Wednesday, March 13, 2013

"Blessed Are..." ~ A Visit from Jennifer

Uncle David & Aunt Jenn
Before the role models of babysitters, teachers, and professionals-of-your-sphere, there are, and ever shall be, aunts. "Tante Jenn" - travelling all the way from Loches, France for our party this week - is just such an example. With a contagious joy in life, a wonderful laugh, and a beautiful story of obedience to the Lord {she & my uncle & two cousins left their 'normal' lives & newly-remodelled dream house in the states to become missionaries}, I treasure every conversation we have {even more so, now that she lives half-way across the world!}. She blogs about the lessons, joys, and challenges {and sometimes good ol' funny stories} of ministering in a different culture over at Four For France.
Friends, allow me to introduce my aunt, Jennifer.
Do you have one of those friends for whom everything always seems to go well? I do.

She lives in a big house that is delightfully decorated. She has three bright-eyed children and a hard-working, faithful husband. She is popular, fit, and cute to boot. She is the type who plans out her life months, sometimes years in advance, and nothing ever seems to interfere with her agenda. She has a warm and open personality, a joyful countenance, and a deep love for Jesus. By her own admittance, she has never really suffered.

So it seemed the most natural thing in the world to me when she blithely stated, "I'm just so blessed."

Yet, when she said it, my heart beat seemed to grow heavy. I squinted, trying to assess my recoil. While I believe her statement was an expression of genuine gratitude, something about it chaffed. Finally, gently, I whispered, "People who suffer are blessed, too."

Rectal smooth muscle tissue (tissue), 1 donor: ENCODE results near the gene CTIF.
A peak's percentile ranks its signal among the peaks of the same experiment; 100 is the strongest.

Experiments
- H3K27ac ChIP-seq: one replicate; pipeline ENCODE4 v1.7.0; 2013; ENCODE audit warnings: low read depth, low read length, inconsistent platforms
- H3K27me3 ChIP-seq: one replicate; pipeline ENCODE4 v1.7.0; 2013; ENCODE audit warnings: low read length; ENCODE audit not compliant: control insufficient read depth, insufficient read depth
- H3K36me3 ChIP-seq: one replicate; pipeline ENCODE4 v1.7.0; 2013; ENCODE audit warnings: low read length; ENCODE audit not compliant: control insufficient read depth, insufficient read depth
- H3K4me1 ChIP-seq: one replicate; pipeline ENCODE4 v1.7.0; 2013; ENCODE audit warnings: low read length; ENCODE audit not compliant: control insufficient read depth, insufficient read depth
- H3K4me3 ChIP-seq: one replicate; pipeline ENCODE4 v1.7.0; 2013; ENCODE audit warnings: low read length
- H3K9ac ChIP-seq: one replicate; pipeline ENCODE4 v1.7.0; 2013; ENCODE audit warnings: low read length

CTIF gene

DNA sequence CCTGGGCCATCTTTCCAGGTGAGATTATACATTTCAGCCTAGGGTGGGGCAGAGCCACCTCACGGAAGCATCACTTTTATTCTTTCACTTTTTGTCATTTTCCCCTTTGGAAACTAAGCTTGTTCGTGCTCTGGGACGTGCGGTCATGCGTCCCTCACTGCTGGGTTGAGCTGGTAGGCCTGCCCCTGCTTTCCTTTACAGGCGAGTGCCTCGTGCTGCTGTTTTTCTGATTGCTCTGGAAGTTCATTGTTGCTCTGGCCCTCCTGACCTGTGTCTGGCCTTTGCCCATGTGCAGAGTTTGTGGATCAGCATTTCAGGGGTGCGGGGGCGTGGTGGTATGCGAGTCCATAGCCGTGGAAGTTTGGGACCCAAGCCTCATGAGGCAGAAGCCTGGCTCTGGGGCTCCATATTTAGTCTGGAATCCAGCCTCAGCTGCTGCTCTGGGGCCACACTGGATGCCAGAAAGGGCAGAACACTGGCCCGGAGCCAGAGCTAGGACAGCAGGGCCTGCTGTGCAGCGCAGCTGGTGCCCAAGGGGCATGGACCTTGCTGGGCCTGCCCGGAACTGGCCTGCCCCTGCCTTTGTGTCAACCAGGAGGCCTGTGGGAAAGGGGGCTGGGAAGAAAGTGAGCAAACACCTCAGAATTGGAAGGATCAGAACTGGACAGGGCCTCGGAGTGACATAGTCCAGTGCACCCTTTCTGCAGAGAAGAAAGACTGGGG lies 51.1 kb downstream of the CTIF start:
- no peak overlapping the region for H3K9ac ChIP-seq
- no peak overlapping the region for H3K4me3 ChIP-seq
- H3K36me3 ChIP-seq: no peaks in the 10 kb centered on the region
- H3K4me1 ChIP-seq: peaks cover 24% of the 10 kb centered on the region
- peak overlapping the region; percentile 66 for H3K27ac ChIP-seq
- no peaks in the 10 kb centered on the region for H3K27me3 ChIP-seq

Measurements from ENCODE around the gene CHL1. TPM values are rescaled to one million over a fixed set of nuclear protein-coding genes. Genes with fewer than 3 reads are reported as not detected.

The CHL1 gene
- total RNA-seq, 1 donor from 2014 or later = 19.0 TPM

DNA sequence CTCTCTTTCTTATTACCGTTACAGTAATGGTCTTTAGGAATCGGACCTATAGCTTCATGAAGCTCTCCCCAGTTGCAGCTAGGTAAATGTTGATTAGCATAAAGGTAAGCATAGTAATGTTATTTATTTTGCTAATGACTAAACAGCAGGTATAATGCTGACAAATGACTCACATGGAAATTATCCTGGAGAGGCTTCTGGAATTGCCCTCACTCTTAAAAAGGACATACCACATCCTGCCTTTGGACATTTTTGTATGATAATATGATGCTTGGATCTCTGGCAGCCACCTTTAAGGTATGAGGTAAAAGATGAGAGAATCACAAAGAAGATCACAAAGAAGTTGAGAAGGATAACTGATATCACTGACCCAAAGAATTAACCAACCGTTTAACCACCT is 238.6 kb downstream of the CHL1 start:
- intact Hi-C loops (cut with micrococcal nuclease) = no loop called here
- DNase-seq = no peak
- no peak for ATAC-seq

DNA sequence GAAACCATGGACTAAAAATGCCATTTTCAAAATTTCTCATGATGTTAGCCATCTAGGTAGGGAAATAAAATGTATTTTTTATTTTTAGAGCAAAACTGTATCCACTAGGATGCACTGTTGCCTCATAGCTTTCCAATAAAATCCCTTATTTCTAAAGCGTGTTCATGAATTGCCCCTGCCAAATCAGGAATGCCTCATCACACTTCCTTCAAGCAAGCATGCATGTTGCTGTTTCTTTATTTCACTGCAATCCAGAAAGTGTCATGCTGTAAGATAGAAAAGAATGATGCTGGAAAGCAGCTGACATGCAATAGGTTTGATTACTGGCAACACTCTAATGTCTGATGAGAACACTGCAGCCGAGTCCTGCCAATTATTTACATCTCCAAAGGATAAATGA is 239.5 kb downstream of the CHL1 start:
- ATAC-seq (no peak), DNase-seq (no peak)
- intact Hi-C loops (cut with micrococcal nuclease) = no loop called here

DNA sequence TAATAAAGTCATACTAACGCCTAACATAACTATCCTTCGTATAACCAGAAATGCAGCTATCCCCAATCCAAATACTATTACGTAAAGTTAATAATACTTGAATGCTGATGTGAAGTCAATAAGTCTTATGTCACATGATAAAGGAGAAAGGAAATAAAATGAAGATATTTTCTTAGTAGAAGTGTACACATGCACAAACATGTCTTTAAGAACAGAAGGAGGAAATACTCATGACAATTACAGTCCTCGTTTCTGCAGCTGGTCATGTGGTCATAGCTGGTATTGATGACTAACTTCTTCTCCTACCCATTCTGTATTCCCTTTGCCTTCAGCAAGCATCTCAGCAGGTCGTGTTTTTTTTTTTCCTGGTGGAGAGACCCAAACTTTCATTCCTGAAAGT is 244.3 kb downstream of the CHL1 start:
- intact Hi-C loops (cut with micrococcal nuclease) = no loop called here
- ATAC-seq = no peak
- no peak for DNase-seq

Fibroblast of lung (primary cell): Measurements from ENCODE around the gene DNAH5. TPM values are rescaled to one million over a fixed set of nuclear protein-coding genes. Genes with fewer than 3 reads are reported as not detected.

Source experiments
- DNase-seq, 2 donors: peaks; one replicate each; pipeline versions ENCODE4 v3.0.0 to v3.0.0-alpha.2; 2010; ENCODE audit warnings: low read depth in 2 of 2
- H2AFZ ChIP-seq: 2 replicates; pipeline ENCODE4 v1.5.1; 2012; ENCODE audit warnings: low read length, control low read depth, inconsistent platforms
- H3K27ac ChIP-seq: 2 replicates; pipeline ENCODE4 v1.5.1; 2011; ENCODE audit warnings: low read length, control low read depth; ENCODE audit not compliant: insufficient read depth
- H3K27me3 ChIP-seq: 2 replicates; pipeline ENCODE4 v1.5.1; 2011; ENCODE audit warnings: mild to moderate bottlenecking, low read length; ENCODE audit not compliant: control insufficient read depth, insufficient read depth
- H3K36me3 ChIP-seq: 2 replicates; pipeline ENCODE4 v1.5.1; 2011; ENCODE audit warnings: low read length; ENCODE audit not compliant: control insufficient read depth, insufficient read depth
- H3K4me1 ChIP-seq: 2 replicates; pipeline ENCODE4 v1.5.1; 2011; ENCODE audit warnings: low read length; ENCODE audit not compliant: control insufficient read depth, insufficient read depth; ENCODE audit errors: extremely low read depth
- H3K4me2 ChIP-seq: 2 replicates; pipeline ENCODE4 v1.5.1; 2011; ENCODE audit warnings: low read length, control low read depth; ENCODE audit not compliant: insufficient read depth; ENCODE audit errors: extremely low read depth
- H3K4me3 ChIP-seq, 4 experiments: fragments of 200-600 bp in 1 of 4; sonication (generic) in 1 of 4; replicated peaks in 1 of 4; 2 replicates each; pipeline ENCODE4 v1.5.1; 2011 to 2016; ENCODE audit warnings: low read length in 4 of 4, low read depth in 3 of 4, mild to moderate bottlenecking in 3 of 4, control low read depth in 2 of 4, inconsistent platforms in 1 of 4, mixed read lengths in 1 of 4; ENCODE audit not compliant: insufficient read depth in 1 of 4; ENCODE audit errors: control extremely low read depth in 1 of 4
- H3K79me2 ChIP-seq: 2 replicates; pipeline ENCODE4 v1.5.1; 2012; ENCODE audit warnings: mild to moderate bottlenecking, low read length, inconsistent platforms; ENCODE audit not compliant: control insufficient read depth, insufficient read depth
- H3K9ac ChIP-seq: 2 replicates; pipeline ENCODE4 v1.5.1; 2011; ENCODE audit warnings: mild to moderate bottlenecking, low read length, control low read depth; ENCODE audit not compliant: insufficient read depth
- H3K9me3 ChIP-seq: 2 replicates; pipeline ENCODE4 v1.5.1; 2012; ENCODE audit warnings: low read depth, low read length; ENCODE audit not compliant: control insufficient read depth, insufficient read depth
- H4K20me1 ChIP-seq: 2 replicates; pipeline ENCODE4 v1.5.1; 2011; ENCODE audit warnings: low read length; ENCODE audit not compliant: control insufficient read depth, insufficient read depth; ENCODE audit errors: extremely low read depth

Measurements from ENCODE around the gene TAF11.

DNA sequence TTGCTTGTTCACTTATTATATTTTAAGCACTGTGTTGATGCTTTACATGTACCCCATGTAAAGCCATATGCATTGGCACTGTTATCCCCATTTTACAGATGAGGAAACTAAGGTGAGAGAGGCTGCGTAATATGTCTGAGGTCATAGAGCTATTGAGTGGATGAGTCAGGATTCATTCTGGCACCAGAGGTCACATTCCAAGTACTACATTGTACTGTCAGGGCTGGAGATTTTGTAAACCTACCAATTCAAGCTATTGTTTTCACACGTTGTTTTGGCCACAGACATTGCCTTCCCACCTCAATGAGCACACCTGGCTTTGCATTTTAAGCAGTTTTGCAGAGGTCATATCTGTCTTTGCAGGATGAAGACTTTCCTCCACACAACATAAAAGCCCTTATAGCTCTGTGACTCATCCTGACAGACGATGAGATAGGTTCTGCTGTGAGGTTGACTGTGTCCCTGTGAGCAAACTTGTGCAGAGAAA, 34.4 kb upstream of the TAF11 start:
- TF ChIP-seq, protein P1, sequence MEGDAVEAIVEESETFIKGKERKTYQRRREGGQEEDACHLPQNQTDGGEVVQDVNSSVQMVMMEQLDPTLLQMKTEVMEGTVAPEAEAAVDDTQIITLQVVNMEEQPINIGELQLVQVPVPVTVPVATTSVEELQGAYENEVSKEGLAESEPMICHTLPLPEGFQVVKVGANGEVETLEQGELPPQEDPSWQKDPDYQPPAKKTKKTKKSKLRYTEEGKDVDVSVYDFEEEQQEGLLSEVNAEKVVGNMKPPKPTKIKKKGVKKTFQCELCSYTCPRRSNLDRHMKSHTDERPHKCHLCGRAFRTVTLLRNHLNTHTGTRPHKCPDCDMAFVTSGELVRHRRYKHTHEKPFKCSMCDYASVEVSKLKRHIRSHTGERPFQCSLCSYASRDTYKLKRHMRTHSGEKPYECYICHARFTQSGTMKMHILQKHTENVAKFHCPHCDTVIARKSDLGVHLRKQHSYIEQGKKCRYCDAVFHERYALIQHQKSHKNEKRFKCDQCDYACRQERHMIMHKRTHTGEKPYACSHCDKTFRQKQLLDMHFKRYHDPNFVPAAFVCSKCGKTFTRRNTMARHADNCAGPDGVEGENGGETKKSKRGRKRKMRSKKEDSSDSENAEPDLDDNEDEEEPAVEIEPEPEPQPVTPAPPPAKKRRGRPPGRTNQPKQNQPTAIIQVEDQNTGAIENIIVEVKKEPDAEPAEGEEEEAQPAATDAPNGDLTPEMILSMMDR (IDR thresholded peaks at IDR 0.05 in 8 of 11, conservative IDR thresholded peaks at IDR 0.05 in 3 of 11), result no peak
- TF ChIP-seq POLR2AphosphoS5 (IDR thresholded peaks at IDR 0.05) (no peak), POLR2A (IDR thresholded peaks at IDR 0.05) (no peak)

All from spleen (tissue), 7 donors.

"Oh, I know," she said, a little too quickly, and on we went to other subjects.

Blessed are the poor in spirit, for theirs is the kingdom of heaven.

I can't stop thinking about that brief conversation. I wonder if there is a disconnect in our understanding of blessing. What does it mean to be blessed?

According to the dictionary, it means "divinely favored." But it can also mean "blissfully happy."
Blessed are those who mourn, for they shall be comforted.

I know that every good gift is from above, and indeed, the pleasing circumstances of my life are blessings. But if I stop there, might that be too narrow of a view? Isn't it also true that God blesses us in and through challenging circumstances?

And while I don't think we need to go looking for trouble or inviting disaster into our lives, I do sometimes wonder if our relentless pursuit of our own comfort and glory could be barriers, rather than pathways, to blessing.

Blessed are the meek, for they shall inherit the earth.

What if I chose the "discomfort" of living in a smaller house so that I might be more generous? What if I sought opportunities to serve others so that I might be more humble? what if I turned the other cheek instead of defending my "rights"? What if I demonstrated love to someone who treats me with indifference or even hatred? Do I need to wait for calamity to come to me in order to experience the blessings that Jesus speaks about in Matthew 5? Or could it be my calling to engage in suffering no matter my circumstances?
Blessed are those who hunger and thirst for righteousness, for they shall be satisfied.


Sandy Bjorkman said...

I read your thought provoking journal entry. I don't know anyone that has never suffered in any way. I know some that have suffered persecution for their adherance to what they believe the Bible tells us to do. I think they are blessed and are stronger in their faith for having had the courage to stand. I know a few others that seem to enjoy suffering to the point that they contrive things to suffer about.It seems to provide them with topics of conversations. They are the energy drainers who constantly need some form of attention, Which leads me to say I am not sure if that can be considered genuine "suffering" if they enjoy it enough to not change their behavior, attitude or circumstance.

Lauren said...

Thank you for sharing this, Aunt Jenn! I'm afraid I have too "narrow a view" of blessings, and your post is definitely causing me to rethink my attitude!

Emily said...

Great food for thought, Aunt Jenn! I'd always seemed to think that when you came out of a trial, that's when you would be blessed, but you have a really good point! :-)